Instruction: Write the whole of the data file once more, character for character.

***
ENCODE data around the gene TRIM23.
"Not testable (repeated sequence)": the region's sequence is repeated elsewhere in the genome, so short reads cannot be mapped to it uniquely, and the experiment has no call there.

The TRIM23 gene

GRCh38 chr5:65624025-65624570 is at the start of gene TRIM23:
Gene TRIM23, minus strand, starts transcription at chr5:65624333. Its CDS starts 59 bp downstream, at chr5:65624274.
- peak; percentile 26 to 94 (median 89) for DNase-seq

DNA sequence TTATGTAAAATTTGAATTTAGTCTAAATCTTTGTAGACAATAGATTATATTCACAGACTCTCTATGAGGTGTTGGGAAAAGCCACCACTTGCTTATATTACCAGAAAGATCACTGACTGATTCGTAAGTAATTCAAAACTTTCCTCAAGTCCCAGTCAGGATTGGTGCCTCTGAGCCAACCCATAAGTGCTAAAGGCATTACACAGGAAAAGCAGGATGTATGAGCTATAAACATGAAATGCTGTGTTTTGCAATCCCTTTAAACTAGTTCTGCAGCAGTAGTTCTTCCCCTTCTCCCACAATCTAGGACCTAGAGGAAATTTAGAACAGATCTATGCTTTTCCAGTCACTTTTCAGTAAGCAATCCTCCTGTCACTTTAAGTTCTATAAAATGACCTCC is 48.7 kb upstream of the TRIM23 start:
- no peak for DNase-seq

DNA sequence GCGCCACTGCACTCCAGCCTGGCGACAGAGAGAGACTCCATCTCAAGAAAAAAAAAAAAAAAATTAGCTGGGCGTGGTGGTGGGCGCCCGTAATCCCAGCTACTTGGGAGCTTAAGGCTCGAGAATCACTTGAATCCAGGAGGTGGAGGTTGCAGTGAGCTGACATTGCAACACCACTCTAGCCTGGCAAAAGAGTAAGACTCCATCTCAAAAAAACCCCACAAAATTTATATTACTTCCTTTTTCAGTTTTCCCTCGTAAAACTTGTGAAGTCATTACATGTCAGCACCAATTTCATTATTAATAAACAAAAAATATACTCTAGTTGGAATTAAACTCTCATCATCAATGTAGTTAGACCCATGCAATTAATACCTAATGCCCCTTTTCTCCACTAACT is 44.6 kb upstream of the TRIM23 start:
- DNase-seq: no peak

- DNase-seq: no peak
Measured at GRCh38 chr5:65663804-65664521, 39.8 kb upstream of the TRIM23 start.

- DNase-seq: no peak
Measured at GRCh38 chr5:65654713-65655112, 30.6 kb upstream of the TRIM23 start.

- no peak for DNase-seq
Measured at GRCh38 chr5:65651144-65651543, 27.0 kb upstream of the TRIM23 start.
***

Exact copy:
ENCODE data around the gene TRIM23.
"Not testable (repeated sequence)": the region's sequence is repeated elsewhere in the genome, so short reads cannot be mapped to it uniquely, and the experiment has no call there.

The TRIM23 gene

GRCh38 chr5:65624025-65624570 is at the start of gene TRIM23:
Gene TRIM23, minus strand, starts transcription at chr5:65624333. Its CDS starts 59 bp downstream, at chr5:65624274.
- peak; percentile 26 to 94 (median 89) for DNase-seq

DNA sequence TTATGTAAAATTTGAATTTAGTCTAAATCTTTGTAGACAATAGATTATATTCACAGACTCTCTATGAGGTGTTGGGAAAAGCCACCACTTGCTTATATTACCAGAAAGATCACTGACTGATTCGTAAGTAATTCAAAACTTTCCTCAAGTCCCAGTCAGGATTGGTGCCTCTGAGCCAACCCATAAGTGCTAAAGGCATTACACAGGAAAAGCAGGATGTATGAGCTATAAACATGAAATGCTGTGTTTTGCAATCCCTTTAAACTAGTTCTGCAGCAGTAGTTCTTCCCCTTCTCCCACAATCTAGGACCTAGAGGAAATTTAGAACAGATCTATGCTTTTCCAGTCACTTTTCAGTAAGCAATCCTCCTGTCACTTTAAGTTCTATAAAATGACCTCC is 48.7 kb upstream of the TRIM23 start:
- no peak for DNase-seq

DNA sequence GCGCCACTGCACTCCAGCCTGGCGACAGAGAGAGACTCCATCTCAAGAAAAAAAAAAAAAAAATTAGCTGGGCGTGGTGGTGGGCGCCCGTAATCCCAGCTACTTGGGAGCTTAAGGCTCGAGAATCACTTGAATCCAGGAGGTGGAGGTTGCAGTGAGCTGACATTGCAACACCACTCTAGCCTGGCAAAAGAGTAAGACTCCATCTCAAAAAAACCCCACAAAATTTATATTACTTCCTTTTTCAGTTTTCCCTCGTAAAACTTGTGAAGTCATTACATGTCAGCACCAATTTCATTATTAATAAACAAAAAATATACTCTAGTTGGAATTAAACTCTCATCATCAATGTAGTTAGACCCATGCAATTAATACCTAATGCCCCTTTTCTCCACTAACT is 44.6 kb upstream of the TRIM23 start:
- DNase-seq: no peak

- DNase-seq: no peak
Measured at GRCh38 chr5:65663804-65664521, 39.8 kb upstream of the TRIM23 start.

- DNase-seq: no peak
Measured at GRCh38 chr5:65654713-65655112, 30.6 kb upstream of the TRIM23 start.

- no peak for DNase-seq
Measured at GRCh38 chr5:65651144-65651543, 27.0 kb upstream of the TRIM23 start.